Lucidly, dramatically and without resorting to partisan rhetoric, Charles Ferguson's not-to-be-missed documentary "No End in Sight" lays out in convincing, appalling detail the disastrous missteps of the U.S. occupation of Iraq. The magnitude of the errors perpetrated by the Bush administration—a lethal combination of ignorance, incompetence, arrogance, bad or nonexistent planning, cronyism and naiveté—can make you weep with anger. We hear about the many jobs in Iraq handed to the sons of Bush campaign donors, and of the young woman, fresh out of college, who is put in charge of managing all traffic in chaotic Baghdad—despite having no experience studying traffic control or speaking Arabic.
These examples would almost be funny were they not a microcosm of all the bad edicts that emanated from Washington. Those decisions were made by a small cadre—Dick Cheney, Donald Rumsfeld, Paul Wolfowitz, Condoleeza Rice and the president, all of whom declined to be interviewed for the film—that had no military experience, ignored all the advance planning by the State Department, failed to listen to those on the ground in Iraq and valued loyalty to their ideology above all else.
Thirty-five people are interviewed in the film, including retired Gen. Jay Garner, who briefly ran the reconstruction before being replaced by L. Paul Bremer, and Ambassador Barbara Bodine, who was placed in charge of the city of Baghdad, where she had to start from scratch in an office that didn't even have phones. Former deputy secretary of State Richard Armitage also makes an appearance, as does New Yorker writer George Packer and a clearly bitter Robert Hutchings, chairman of the National Intelligence Council, who is convinced that Bush did not even read the one-page summation of an intelligence report on the worsening situation that his committee submitted to the White House. One of the most eloquent subjects is Col. Paul Hughes, who watched in frustration as Bremer carried out what the film posits as the most fatal of all the bad decisions: disbanding the Iraqi Army, which sent tens of thousands of unemployed, humiliated men into the arms of the insurgency. These were soldiers, Hughes makes clear, who were awaiting an overture from the United States to assist in the reconstruction of their country. When this edict was added to Bremer's de-Baathification orders, which helped cripple the economy and drove the most-trained civil servants out of the government, it created a void that played right into the hands of Sunni and Shiite militants, not to mention Iran.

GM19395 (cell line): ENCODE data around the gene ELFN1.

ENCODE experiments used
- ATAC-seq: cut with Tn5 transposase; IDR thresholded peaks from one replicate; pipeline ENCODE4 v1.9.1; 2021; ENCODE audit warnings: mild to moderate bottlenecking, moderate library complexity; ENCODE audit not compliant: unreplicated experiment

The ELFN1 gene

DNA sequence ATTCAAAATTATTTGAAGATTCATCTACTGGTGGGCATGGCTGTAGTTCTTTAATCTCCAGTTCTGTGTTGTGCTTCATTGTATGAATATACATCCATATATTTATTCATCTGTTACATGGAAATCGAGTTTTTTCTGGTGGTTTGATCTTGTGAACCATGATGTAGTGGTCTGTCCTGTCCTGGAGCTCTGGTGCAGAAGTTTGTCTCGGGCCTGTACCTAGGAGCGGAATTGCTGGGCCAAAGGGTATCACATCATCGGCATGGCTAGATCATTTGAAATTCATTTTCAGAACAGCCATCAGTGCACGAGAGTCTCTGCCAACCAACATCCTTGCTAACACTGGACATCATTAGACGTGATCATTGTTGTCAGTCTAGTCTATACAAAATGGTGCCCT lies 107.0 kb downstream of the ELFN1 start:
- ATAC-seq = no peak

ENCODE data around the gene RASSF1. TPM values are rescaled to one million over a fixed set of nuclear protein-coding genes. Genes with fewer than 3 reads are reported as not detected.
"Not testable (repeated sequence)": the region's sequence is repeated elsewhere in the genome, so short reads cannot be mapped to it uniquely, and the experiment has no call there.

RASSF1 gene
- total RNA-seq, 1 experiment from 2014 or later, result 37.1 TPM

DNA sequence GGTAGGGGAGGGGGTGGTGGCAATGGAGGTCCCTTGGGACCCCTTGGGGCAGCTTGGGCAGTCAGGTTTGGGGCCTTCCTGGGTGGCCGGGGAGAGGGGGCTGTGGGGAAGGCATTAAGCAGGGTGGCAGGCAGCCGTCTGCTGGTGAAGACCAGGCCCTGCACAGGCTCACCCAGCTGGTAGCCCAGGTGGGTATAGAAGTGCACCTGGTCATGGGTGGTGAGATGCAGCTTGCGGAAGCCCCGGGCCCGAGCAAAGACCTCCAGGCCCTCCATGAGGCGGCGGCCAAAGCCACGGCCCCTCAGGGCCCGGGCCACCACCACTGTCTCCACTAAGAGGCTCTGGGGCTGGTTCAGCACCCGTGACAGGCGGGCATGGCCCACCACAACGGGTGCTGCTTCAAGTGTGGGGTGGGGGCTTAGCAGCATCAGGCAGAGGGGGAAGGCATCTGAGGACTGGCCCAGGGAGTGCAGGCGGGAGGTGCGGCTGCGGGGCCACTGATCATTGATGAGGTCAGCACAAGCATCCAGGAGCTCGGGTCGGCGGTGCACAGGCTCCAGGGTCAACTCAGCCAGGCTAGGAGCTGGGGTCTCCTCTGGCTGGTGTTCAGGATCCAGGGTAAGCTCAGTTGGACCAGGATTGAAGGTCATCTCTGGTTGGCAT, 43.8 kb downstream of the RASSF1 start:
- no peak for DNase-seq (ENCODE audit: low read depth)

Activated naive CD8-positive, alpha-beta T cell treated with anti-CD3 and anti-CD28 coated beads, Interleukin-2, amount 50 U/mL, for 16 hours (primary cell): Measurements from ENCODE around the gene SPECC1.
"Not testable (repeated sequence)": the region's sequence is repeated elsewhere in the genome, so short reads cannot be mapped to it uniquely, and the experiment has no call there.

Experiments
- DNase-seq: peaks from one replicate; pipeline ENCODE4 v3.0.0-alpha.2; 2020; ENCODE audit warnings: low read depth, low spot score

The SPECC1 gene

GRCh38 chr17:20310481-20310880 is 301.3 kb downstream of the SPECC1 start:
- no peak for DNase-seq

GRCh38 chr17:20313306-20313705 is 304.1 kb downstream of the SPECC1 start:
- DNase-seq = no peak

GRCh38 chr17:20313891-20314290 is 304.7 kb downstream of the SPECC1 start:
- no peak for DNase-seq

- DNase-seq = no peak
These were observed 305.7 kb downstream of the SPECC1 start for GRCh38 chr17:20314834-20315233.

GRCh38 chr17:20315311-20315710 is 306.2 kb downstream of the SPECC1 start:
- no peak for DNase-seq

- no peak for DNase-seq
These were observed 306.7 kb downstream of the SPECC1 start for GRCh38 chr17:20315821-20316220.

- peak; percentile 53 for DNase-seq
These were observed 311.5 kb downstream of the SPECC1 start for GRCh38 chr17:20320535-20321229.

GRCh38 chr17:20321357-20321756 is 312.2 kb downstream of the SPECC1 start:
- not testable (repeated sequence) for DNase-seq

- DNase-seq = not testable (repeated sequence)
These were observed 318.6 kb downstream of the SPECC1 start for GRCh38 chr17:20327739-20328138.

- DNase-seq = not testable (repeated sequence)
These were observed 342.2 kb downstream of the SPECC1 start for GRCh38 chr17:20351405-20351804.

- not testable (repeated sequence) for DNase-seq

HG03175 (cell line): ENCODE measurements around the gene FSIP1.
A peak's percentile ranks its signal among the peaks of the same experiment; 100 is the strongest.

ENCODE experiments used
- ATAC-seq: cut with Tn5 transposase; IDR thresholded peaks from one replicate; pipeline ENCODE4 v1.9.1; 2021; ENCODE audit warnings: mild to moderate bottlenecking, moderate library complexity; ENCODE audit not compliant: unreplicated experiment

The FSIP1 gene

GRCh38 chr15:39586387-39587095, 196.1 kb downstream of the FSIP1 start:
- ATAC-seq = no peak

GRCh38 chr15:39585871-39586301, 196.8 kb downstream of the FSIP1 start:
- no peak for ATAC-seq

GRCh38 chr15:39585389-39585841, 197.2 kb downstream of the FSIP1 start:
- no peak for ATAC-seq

Though Ferguson is a senior fellow at the Brookings Institution (and a political-science professor at MIT), "No End in Sight" doesn't enter the debate over the rights and wrongs of the invasion. The director has said that he was an initial supporter of the war. This movie, his first, never raises its voice—the informative, dispassionate narration is read by actor Campbell Scott —yet it is bursting with the barely contained rage of the men and women whose expertise and best intensions were betrayed at every turn.
Well-informed viewers will no doubt find many of the movie's points familiar (it makes an interesting companion piece to Rajiv Chandrasekaran's book, "Imperial Life in the Emerald City: Inside Iraq's Green Zone"). But this is the first film to put all the pieces together, and its cumulative power is devastating. Ferguson's movie should be required viewing for every member of Congress. The executive branch, however, is more likely to avert its eyes.